BARD COLLEGE LAUNCHES NEW CONSERVATORY OF MUSIC Bard’s Innovative New Double-Degree Program Combines World-Class Musical Training and Liberal Arts EducationBard’s Innovative New Double-Degree Program Combines World-Class Musical Training and Liberal Arts Education ANNANDALE-ON-HUDSON, N.Y. —Building on its distinguished history of innovation in arts and education, Bard College has launched the Bard College Conservatory of Music, which is currently accepting applications for admission in Fall 2005. This innovative double-degree program is guided by the principle that musicians should be broadly educated in the liberal arts and sciences to achieve their greatest potential. While training and studying for the bachelor of music degree with world class musicians and teachers and performing in state-of-the-art facilities, such as the new Frank Gehry-designed Richard B. Fisher Center for the Performing Arts, Bard Conservatory students will also pursue a bachelor of arts degree at Bard, one of the nation’s leading liberal arts colleges. The graduating musicians will be capable of pursuing professional careers with broad, deep knowledge afforded by a liberal arts education, ready to enter their professions with interpretive skills well beyond simple musical competence. “We believe deeply in the value of an education in the liberal arts and sciences, not as a luxury but as the best preparation for functioning competitively and creatively,” says Robert Martin, director of the Conservatory and vice president for academic affairs at Bard College. According to pianist and associate director Melvin Chen, who also teaches both music and science at Bard College, “music, like all art, engages the mind and the heart. It redefines boundaries and questions limits in order to make a meaningful statement about the human condition. The education of the mind is therefore as important as the education of the fingers or voice. The greatest musicians not only have the technical mastery to communicate effectively, but also are deeply curious and equally adept at analytical and emotional modes of thought.” The Conservatory is geared toward students determined to have a career in music, enhanced by the benefits of a liberal arts education; those seeking a combined career in music and some other field; and those whose career goals lie in a field other than music, but still want to study music deeply. Conservatory students will participate fully in the scholarly life of the college by pursuing a major in a field other than music. The double-degree program will be demanding and, as a general rule, take five years to complete. But students will have assistance in meeting these challenges because the Conservatory and the college are small, flexible, and closely integrated. Each student’s program will be developed through careful consultation between student and faculty. The Conservatory experience will be composed of five dimensions: studio instruction; ensemble and chamber music; Conservatory academic core, which includes theory, analysis, aural skills, and history; senior recital; and all-school colloquium, in which all enrolled students participate in a project focused on a specific composer. Each component will be designed to integrate with the student’s work in the College. The primary mission of the Bard College Conservatory of Music will be to provide the best possible preparation for a person dedicated to a life immersed in the creation and performance of music. To fulfill that mission, the Conservatory’s instrumental and composition faculty will include world-class musicians and composers, including pianists Melvin Chen, Jeremy Denk, Richard Goode, and Peter Serkin; violinists Ani Kavafian, Weigang Li, Laurie Smukler, and Arnold Steinhardt; violists Michael Tree and Ira Weller; clarinetists Laura Flax and David Krakauer; cellists Sophie Chao and Peter Wiley; double bassist Marji Danilow; flutist Tara Helen O’Connor; oboist Laura Ahlbeck; bassoonist Marc Goldberg; horn players Julie Landsman and Jeffrey Lang; the Colorado String Quartet; and composer Joan Tower. Courses in music history, theory, and aural skills will be taught by the faculty of Bard’s Music Program. In addition, members and principals of the American Symphony Orchestra will be available for instruction, coaching, and leading of sectional rehearsals in the Conservatory Orchestra. For its first year, 2005-2006, the Conservatory will accept a total of approximately 30 students of the following instruments: piano, violin, viola, cello, bass, flute, oboe, clarinet, bassoon, and horn. Beginning in the fall of 2006, students of other orchestral instruments, voice, and composition may apply for admission. Approximately 30 students will be accepted each year, anticipating a full enrollment of approximately 140 by 2009-2010. Bard College is a selective, private, coeducational liberal arts college whose undergraduate programs are enriched through its affiliations with research institutes and graduate programs. Founded in 1860, the College draws 1,300 students from all regions of the United States. Fourteen percent of Bard’s students are from abroad, creating a diverse and internationally informed environment. The College's curricular strength is bolstered by innovative scholarship programs in literature, arts, and science, including a collaboration with The Rockefeller University. For further information about Bard, visit its website, www.bard.edu. For more information about the Bard College Conservatory of Music, call 845-758-7196, e-mail email@example.com, or log onto the program’s website, www.bard.edu/conservatory.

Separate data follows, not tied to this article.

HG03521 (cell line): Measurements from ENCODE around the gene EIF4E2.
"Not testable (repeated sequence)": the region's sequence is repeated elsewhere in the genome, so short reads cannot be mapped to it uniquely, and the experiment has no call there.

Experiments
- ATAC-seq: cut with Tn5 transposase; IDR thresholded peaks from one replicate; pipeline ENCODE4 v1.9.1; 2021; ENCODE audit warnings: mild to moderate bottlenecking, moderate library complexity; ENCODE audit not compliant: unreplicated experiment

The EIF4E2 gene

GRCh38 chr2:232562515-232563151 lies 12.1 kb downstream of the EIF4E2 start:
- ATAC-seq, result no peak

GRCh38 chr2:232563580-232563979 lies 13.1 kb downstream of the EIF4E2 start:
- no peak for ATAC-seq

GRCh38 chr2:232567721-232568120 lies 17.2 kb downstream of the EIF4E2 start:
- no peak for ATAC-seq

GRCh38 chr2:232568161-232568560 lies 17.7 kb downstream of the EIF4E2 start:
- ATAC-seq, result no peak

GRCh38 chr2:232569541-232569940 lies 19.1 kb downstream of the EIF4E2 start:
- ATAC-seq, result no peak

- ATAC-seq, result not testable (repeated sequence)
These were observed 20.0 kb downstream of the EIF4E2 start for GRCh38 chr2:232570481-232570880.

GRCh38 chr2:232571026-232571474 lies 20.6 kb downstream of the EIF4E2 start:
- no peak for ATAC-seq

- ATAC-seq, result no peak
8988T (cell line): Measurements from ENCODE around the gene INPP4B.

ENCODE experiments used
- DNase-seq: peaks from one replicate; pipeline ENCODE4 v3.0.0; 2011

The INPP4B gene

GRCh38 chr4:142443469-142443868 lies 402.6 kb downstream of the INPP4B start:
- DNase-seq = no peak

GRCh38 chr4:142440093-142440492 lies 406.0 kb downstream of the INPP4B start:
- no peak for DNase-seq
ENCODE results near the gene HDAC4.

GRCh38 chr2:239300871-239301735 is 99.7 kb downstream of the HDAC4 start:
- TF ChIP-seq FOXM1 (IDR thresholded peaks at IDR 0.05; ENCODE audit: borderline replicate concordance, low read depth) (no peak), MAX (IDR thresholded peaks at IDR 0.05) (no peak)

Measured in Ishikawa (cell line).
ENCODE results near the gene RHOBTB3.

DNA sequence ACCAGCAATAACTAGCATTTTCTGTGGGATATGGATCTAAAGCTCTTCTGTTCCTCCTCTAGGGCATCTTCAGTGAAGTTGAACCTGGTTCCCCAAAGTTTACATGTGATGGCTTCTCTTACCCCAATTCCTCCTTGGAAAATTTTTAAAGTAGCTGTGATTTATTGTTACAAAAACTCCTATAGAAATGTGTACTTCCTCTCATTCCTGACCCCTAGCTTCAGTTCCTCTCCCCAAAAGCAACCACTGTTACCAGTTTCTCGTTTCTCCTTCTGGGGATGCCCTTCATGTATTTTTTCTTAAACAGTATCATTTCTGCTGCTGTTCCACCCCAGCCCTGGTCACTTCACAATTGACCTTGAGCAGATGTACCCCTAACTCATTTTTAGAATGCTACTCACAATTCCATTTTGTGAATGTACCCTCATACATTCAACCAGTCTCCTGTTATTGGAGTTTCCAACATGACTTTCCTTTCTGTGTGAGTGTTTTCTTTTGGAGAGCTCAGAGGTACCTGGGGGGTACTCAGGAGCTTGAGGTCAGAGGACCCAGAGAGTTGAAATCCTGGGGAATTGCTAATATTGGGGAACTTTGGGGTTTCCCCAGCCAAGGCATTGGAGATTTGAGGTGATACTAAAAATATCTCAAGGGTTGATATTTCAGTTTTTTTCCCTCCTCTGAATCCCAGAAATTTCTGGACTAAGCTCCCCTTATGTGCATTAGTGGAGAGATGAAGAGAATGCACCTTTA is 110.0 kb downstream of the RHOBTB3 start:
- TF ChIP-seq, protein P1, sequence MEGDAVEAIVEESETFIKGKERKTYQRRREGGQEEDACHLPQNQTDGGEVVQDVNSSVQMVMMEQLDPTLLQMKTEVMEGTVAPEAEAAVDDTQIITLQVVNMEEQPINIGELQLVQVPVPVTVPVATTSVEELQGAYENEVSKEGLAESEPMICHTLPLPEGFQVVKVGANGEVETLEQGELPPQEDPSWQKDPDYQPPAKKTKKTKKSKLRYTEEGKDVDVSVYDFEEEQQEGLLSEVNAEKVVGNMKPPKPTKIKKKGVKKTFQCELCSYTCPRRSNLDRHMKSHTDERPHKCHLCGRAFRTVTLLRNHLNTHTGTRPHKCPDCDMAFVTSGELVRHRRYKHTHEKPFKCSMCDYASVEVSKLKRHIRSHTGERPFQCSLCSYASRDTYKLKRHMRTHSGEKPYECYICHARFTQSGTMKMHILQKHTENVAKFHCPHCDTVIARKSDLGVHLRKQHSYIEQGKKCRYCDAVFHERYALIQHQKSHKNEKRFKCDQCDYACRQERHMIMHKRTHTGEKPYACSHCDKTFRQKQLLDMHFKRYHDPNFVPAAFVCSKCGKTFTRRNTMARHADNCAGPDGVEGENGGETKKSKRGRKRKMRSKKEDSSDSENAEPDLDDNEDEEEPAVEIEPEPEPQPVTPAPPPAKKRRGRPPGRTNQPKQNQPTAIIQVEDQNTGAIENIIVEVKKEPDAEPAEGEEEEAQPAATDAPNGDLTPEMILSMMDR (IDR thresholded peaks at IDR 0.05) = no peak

Bard Press Contact:Mark Primoff
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